A protester against ATOS profit driven murder in Birmingham, courtesy of Stalingrad O’Neill

Amongst the many cuts being made to jobs, pensions, public services and welfare provision in Britain today, the cuts to benefits generally and the benefits of the disabled in particular are perhaps the easiest to recognise as heartless targeting of ‘soft’ (ie, largely defenceless) groups to protect the profits of the rich and powerful.

Disabled people on benefits are stuck in a ‘Catch 22’ situation: do nothing and they hit you with cuts, take to the streets in protest and in all likelihood someone will try to use the fact to prove that you could be working! Yet the disabled have finally taken to the streets, as last year’s series of ‘Hardest hit’ rallies around the country showed. Unfortunately, these demonstrations and rallies were all guided and addressed by social democrats, and to have the likes of Hilary Benn talking about early-day motions is neither inspirational nor of any practical use to those under attack.

Attacking society’s most disadvantaged

Incapacity Benefit (IB) was meant to compensate people for lack of earnings if illness prevented them from working. At the end of the last Labour government, IB was rebranded the ‘Employment and Support Allowance’ (ESA), and an independent medical assessment was introduced.

Hundreds of thousands of disabled claimants have lost around £70.00 per week in the move from IB to the new ESA as private firms who were employed to ‘assess’ claimants during the move from one to the other (presumably on a bonus system) have been declaring virtually everyone fit for some work based on a short examination from a ‘medical professional’ (usually a nurse of some undisclosed type).

According to Nick Sommerland, “The work capability assessments are carried out by private firm Atos, on a £100m a year contract.

“The firm made a £42m profit in 2010 and paid boss Keith Wilman £800,000, a 22 percent pay rise on the previous year.” (‘Thirty-two die in a week after failing test for new incapacity benefit’, Daily Mirror, 5 April 2012)

This ‘professional’ assessor ticks boxes on a form, and in very many cases the outcome is 0 points. This has the effect of putting many claimants off even trying to appeal against the adverse decision, as the required 15 points seems so far out of reach. Yet of those who have appealed, some 40 percent have been successful.

For those who win their claim, however, it is a long and arduous slog to get their money back. The Department of Work and Pensions (DWP) shamelessly claims in this age of computers that it cannot be done instantly because of the backlog, and 8-10 weeks is now around the average time it takes to change a claimant’s rate to the appropriate one having worked out the difference between what they have been getting and what they should have been getting and multiplying that by the number of weeks/months that they have been underpaid!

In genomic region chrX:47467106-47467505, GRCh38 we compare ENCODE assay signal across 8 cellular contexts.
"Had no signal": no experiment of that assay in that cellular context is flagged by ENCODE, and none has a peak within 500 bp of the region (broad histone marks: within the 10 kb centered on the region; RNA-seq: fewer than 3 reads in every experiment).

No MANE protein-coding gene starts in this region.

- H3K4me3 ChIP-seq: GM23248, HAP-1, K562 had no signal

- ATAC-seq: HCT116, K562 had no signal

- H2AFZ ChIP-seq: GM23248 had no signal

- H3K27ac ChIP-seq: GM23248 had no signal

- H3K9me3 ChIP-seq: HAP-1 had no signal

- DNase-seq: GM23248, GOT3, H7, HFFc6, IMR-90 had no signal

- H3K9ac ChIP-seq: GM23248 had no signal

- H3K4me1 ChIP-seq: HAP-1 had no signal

Meanwhile, the government carries on enjoying what is in reality an interest-free loan from hundreds of thousands of the poorest and most disadvantaged people in the country for as long as it can. Of course, that is still better for people than having that money taken away permanently and having then to submit to interviews to explain why they haven’t got a job, even though it is glaringly obvious that very few employers are interested in employing anyone who is not fully fit.

The disabled are then herded into what are mostly completely useless ‘retraining’ courses under threat of losing even more of their benefits if they fail to attend. For the chronically ill, who often are in extreme pain for much of the time, this is a nightmare without end, as jobs are few and no one will employ someone who is obviously incapable of work or even of turning up every day.

An independent website that offers advice and help to claimants trying to retain or regain their benefits pointed out two cases in its latest newsletter of people caught in this trap:

“Paul Mickleburgh, one of the world’s longest-surviving kidney dialysis patients is hooked up to a dialysis machine for five hours, three days a week. He’s also had cancer and pneumonia and suffers from spontaneous internal bleeding, brittle bones, a twisted bowel and agonising joint pains as a result of his renal treatment. He’s had four failed kidney donations. To top it all off, Paul has had 14 heart attacks in the last five years and believes his last attack was caused in part by the stress of trying to deal with the DWP.

“Sadly, patients with chronic kidney disease are actually more likely to die from associated heart disease than from kidney failure itself. In spite of this, Paul has been placed in the work-related activity group meaning that he is someone who is expected to return to the workplace in the reasonably near future. Paul’s request for this dreadful decision to be looked at again came back with the same result – he should be moving towards a return to work.

“Karen Sherlock, a disability activist whose kidneys were failing, was waiting to be put on dialysis. In spite of her very serious condition, Karen was placed in the work-related activity group, meaning that her benefit would soon stop altogether because of the time limit on contribution-based ESA. Karen spent many months fighting that decision. Two weeks ago she finally won her exhausting battle with the DWP and was placed in the support group. This week she died of a heart attack.